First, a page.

DeMarre Carroll's first and only season with the San Antonio Spurs barely made it off of the ground. After inking a three-year deal this offseason, Carroll struggled to even crack Gregg Popovich's rotation. The veteran forward recently spoke on the record about his displeasure in San Antonio with Tom Orsborn of The Express-News, and in a rare move, the Spurs bought him out in the first season of a multi-year deal.
He wasn't unemployed for long, though. He quickly signed with the Houston Rockets, and Jeff Green followed suit shortly after. Green's initial deal was a 10-day contract, but he signed for the remainder of the season on Friday.
The moves fill in the last slivers of flexibility the Rockets had left after a whirlwind trade deadline saw them move starting center Clint Capela in exchange for Robert Covington. Houston entered buyout season with two roster spots, around $5.6 million below the luxury tax line and a fraction of their mid-level exception remaining. Carroll and Green occupy that remaining space, and both likely feature as central components of Daryl Morey's small-ball dreams.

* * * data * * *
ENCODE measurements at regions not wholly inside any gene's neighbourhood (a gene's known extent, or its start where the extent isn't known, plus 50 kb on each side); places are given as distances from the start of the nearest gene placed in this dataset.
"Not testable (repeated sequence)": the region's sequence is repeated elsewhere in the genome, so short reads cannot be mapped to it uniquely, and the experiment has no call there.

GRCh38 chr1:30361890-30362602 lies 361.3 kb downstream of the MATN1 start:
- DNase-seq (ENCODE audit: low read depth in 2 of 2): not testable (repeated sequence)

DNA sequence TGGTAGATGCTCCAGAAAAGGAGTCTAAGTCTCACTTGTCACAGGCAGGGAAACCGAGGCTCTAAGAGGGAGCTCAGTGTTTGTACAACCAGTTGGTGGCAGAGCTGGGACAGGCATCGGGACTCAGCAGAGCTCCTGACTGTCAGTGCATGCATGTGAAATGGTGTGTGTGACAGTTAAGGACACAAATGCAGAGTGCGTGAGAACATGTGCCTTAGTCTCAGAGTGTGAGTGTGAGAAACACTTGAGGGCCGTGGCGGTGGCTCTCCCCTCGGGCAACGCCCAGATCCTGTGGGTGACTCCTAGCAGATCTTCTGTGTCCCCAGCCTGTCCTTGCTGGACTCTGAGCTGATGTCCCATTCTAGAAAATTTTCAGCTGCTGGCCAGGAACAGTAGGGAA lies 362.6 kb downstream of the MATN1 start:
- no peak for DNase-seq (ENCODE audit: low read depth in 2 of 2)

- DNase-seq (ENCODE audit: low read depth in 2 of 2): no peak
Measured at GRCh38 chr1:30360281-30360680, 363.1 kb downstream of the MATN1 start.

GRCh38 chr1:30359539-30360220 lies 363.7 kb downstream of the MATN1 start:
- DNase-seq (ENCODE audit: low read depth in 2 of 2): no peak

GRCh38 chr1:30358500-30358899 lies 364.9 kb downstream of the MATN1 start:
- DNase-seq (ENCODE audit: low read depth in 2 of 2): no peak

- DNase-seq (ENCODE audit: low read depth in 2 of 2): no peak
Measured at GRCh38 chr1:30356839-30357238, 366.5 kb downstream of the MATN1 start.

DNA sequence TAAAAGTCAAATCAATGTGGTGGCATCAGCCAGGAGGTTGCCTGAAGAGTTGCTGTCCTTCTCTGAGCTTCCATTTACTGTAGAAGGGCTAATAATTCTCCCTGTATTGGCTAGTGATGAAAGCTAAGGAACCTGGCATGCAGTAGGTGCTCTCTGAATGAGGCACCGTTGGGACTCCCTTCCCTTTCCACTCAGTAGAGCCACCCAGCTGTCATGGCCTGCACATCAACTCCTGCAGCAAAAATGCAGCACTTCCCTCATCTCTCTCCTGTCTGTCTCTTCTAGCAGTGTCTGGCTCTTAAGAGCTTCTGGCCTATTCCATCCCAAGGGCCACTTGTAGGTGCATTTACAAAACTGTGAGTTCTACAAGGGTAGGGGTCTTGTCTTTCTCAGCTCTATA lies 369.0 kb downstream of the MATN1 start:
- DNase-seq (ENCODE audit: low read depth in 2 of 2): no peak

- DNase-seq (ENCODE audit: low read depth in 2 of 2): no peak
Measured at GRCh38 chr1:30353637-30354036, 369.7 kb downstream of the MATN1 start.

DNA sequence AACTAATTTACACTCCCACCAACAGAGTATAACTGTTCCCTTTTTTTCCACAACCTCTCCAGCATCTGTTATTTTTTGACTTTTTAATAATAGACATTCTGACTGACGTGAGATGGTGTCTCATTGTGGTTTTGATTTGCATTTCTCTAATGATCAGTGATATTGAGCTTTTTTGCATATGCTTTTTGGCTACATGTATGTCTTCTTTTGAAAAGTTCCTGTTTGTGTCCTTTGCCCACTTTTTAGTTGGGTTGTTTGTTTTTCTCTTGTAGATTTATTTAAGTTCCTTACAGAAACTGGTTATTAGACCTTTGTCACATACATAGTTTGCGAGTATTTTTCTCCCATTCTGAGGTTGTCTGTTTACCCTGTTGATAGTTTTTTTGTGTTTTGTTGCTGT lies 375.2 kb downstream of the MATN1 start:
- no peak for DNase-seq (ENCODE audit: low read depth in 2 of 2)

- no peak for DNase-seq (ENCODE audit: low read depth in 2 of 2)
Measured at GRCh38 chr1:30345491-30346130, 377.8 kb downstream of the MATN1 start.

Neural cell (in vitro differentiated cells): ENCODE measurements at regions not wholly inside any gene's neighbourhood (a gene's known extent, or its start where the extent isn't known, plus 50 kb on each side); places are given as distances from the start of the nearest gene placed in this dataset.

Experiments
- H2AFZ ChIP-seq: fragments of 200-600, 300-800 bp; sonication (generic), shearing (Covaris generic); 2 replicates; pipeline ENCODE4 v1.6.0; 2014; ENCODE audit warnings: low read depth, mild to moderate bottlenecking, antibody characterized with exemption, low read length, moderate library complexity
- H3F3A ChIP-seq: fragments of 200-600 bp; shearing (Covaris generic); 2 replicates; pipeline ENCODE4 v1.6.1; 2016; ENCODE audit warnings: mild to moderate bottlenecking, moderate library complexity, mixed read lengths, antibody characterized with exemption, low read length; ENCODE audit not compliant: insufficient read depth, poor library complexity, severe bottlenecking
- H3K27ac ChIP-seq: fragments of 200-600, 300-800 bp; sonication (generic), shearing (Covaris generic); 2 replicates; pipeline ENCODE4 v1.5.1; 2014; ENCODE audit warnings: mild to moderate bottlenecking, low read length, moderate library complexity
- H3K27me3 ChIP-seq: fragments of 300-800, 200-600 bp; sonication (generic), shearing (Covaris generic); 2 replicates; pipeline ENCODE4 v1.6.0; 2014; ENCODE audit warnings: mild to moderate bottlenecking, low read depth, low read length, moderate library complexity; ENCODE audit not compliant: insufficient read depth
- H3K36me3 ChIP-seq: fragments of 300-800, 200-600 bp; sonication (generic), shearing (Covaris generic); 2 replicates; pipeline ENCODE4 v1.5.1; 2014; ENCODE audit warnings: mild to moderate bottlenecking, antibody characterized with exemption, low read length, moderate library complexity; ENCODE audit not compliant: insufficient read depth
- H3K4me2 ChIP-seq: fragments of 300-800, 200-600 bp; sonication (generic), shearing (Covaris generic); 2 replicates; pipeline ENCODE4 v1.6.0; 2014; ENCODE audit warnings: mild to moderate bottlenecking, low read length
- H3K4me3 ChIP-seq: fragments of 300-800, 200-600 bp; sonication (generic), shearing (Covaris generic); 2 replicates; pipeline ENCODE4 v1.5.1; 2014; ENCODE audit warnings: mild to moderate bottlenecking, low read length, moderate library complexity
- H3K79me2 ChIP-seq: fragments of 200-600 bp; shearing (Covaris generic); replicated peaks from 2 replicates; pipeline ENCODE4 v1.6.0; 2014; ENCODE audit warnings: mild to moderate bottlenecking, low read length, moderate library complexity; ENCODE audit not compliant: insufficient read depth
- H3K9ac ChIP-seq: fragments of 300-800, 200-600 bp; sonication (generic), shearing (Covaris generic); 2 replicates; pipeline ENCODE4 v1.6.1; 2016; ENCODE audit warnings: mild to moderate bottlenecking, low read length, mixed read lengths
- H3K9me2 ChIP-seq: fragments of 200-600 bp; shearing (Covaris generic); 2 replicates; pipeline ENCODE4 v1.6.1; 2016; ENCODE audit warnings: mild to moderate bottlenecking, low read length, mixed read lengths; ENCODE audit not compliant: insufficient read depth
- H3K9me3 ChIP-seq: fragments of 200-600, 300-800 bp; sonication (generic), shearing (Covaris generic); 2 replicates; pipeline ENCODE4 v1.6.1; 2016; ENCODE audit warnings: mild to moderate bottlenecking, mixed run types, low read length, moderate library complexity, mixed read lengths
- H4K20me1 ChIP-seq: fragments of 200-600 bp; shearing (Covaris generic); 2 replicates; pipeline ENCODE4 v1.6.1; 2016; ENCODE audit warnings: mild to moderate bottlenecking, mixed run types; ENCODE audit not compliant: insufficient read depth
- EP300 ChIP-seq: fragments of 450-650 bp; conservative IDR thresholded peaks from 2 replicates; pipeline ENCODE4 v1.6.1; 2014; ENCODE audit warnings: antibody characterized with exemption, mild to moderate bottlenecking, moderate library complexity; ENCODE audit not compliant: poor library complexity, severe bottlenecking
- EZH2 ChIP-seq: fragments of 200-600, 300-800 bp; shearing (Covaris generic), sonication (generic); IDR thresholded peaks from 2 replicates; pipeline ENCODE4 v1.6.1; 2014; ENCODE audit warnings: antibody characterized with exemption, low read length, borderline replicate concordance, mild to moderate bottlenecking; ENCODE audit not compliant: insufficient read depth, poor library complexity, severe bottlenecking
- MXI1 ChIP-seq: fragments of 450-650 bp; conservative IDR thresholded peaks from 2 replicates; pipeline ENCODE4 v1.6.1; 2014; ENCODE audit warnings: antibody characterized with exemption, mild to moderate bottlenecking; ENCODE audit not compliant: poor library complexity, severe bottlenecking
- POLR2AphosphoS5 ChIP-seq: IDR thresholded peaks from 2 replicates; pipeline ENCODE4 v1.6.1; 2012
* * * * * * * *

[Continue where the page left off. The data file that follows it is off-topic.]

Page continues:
Swapping Capela for Covington laid the foundation for full-time small-ball, but these are the moves that truly make it possible. At 35-years-old, P.J. Tucker can only play so many minutes, but Houston previously lacked viable alternatives aside from true big men like Isaiah Hartenstein and Tyson Chandler. But on paper, both Carroll and Green are possible backup center candidates in addition to whatever role they might play on the wing.
Carroll, a 6-foot-8 power forward by trade, has hardly played any center in his career. At 216 pounds he lacks Tucker's bulk, but he is deceptively strong and has generally rebounded well for his position. Green has a bit more experience as a five. He spent nearly 1,500 possessions doing so in Cleveland and Washington over the past two full seasons. Issues tend to arise when he is forced to play on the wing alongside a traditional big man, as Green is a woefully inconsistent shooter. Houston's abundance of shooting should insulate him from that problem, and allow the Rockets to take advantage of his athleticism and ball-handling.
Whether such a small roster is ultimately capable of winning a championship remains to be seen, but what can't be argued is that these signings represent the culmination of Morey and Mike D'Antoni's small-ball fantasy. Houston has never been able to generate this much wing depth. Now the Rockets have enough perimeter talent to surround James Harden and Russell Westbrook with a nearly endless supply of shooting and defensive versatility. As flawed as the plan itself might be, adding Carroll and Green gives Houston the best possible version of the roster it has spent the past several weeks, and even years, trying to build.